Pediatric dentistry is an area of dentistry that specializes in treating the oral healthcare needs of children. Pediatric dentists provide regular checkups, cleanings and fluoride treatments, and overall oral treatment and care for children’s teeth. Pediatric dentists also commonly apply sealants to children’s teeth to prevent cavities.
A pediatric dentist provides overall oral care for children, including treatment for:
- Teeth defects
- Dental injuries
- Gum disease
- Speech-related disorders
- Tongue tie (restricted frenulum)
- Oral conditions related to other diseases or underlying conditions
Dental appointments for children are important not only to evaluate tooth and gum health, but to educate them on preventing dental problems throughout their lives. A child should have her or his first dental exam about six months after the first tooth erupts from the gums, and should visit a pediatric dentist every six months thereafter.
During a first dental visit, the pediatric dentist will examine the child’s teeth for decay and other dental problems. The dentist may ask the accompanying caregiver about thumb-sucking or pacifier habits, and overall dental health. The dentist will then advise the caregiver and child about proper oral care, which includes brushing, flossing and fluoride treatments. A follow-up visit is usually scheduled for six months later, beginning the dental-maintenance process that will help to ensure good oral health throughout the child’s life.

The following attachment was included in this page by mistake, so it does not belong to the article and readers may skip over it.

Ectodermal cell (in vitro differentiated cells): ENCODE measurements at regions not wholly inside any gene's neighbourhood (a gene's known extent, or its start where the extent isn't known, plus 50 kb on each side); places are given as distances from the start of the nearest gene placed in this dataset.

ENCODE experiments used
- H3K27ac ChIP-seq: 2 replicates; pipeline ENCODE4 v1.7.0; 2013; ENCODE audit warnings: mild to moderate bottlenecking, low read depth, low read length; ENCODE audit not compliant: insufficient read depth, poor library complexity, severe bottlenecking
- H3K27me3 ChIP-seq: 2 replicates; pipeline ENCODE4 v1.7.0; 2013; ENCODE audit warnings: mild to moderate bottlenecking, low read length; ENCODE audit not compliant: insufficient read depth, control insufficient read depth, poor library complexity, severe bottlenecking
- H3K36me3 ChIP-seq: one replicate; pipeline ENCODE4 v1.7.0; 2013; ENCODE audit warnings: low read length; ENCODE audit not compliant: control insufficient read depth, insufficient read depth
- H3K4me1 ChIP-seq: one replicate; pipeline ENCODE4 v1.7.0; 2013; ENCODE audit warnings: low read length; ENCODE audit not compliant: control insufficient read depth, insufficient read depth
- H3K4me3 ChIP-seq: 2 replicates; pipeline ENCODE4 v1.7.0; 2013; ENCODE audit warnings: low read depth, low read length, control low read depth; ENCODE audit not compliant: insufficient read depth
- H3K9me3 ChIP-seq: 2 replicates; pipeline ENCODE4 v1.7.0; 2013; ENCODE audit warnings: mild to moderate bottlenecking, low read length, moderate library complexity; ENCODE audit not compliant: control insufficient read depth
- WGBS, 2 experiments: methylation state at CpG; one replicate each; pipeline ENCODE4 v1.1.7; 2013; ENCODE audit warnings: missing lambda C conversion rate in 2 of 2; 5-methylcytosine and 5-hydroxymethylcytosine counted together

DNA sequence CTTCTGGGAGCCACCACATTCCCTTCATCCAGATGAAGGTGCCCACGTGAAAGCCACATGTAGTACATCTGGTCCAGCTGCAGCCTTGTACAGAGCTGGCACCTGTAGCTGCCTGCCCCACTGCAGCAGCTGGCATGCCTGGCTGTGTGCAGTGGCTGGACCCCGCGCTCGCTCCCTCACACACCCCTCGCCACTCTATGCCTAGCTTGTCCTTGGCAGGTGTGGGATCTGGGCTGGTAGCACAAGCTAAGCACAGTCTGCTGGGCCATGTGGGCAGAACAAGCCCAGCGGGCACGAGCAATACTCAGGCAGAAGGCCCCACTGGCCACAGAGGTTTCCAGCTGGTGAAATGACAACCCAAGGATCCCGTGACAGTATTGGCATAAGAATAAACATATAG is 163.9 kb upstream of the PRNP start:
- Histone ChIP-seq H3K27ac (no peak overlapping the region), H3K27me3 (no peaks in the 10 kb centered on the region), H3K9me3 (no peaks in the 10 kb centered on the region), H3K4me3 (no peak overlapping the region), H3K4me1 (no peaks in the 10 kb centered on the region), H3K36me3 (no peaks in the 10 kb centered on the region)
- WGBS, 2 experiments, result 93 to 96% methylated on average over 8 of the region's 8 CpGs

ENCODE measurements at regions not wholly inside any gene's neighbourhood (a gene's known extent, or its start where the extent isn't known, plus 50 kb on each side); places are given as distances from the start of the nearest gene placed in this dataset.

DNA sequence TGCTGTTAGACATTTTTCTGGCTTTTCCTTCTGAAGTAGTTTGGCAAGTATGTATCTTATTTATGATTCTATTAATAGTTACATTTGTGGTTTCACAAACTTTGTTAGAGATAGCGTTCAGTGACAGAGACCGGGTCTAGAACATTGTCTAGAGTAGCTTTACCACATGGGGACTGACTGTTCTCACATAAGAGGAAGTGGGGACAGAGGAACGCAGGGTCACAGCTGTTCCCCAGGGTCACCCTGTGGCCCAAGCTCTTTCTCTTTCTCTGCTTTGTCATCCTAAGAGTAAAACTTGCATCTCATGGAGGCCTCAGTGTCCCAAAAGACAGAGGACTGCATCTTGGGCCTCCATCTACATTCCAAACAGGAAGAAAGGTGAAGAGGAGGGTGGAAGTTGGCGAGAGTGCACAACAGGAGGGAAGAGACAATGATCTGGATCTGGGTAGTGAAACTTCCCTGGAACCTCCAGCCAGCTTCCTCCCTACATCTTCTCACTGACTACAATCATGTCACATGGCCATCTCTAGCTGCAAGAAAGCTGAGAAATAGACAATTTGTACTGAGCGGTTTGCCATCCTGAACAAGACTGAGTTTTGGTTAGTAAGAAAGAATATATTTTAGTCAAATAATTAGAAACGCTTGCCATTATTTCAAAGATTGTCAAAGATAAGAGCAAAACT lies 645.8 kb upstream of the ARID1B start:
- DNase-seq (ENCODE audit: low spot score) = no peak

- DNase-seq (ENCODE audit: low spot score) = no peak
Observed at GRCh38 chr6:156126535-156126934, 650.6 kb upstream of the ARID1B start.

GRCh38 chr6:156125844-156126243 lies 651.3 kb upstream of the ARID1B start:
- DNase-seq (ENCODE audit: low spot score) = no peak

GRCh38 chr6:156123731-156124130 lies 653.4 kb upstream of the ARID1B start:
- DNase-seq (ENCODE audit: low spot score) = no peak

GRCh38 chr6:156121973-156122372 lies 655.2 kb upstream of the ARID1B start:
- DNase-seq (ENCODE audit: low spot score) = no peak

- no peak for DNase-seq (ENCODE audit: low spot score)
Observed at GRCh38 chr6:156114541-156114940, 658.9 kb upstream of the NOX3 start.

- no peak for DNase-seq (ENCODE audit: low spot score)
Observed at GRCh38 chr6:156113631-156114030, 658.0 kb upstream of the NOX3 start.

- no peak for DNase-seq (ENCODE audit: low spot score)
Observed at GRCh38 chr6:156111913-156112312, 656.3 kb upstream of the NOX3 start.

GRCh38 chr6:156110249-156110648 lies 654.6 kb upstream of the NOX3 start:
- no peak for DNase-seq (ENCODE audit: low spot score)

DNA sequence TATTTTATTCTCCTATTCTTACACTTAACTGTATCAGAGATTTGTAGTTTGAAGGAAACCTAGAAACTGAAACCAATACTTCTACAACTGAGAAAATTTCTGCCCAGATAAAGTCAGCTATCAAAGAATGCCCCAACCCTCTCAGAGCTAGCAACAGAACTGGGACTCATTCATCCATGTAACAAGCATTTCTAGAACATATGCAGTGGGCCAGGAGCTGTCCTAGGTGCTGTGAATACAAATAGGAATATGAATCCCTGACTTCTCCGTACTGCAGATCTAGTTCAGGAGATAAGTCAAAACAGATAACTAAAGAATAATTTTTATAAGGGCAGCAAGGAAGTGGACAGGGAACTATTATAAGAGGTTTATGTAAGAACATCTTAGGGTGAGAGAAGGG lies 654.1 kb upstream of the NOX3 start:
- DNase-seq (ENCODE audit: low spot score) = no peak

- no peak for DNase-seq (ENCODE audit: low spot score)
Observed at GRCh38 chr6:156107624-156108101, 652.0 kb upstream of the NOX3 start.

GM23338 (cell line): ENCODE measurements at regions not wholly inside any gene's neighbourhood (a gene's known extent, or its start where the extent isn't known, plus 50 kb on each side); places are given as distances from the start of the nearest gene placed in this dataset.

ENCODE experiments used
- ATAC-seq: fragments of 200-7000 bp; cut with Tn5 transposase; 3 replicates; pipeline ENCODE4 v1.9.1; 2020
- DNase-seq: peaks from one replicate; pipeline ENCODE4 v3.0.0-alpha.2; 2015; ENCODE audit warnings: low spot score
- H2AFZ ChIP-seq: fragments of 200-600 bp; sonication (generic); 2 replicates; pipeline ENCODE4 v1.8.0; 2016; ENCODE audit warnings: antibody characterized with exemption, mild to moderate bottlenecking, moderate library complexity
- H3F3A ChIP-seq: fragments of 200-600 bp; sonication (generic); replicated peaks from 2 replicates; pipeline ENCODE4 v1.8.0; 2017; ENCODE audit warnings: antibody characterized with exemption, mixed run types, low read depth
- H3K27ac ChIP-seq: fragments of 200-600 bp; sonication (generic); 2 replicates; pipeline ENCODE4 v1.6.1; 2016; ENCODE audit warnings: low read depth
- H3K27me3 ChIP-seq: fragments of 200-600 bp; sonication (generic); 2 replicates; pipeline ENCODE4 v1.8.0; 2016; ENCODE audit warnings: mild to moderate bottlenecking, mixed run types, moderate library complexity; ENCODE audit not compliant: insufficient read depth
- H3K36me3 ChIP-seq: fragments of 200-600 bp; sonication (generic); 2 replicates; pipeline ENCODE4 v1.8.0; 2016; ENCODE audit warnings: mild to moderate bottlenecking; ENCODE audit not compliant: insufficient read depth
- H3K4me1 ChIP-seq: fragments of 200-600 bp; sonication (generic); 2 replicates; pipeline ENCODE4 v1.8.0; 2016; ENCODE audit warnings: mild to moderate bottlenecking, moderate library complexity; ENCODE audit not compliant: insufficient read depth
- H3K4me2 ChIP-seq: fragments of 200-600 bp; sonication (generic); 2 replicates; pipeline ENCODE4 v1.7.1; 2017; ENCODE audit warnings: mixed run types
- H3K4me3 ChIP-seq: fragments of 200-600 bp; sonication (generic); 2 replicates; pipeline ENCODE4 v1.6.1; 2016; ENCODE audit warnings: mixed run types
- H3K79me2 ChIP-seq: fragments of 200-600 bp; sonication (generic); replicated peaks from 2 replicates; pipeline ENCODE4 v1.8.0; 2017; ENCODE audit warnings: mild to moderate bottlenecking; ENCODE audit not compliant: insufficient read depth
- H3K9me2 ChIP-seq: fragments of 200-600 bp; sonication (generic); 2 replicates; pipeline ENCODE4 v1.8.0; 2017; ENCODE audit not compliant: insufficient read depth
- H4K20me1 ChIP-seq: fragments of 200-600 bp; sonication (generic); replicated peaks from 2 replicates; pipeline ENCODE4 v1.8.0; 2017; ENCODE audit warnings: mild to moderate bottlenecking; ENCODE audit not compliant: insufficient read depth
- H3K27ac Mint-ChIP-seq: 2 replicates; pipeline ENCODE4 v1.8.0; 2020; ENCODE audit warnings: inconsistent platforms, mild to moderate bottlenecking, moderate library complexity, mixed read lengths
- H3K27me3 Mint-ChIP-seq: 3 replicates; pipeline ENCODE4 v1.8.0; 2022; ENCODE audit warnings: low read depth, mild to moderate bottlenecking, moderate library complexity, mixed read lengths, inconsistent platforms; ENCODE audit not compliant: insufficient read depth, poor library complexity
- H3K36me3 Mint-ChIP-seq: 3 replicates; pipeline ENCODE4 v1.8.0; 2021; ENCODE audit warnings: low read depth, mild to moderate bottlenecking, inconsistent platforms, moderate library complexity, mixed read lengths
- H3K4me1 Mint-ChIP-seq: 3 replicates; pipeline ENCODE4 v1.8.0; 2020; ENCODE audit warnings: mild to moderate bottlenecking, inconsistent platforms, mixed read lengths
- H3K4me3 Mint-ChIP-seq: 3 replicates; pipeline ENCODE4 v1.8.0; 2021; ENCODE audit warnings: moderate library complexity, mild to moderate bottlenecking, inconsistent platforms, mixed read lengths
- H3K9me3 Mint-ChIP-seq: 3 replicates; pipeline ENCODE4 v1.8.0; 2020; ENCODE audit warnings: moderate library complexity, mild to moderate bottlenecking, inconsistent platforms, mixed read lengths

A pediatric dentist can offer specialized oral care that a general dentist may not be able to. A pediatric dentist is trained in examining and treating children in an environment that has been designed to make them feel comfortable.
- National Institutes of Health
- Centers for Disease Control and Prevention
- Eunice Kennedy Shriver National Institute of Child Health and Human Development
- U.S. Department of Health & Human Services
- U.S. National Library of Medicine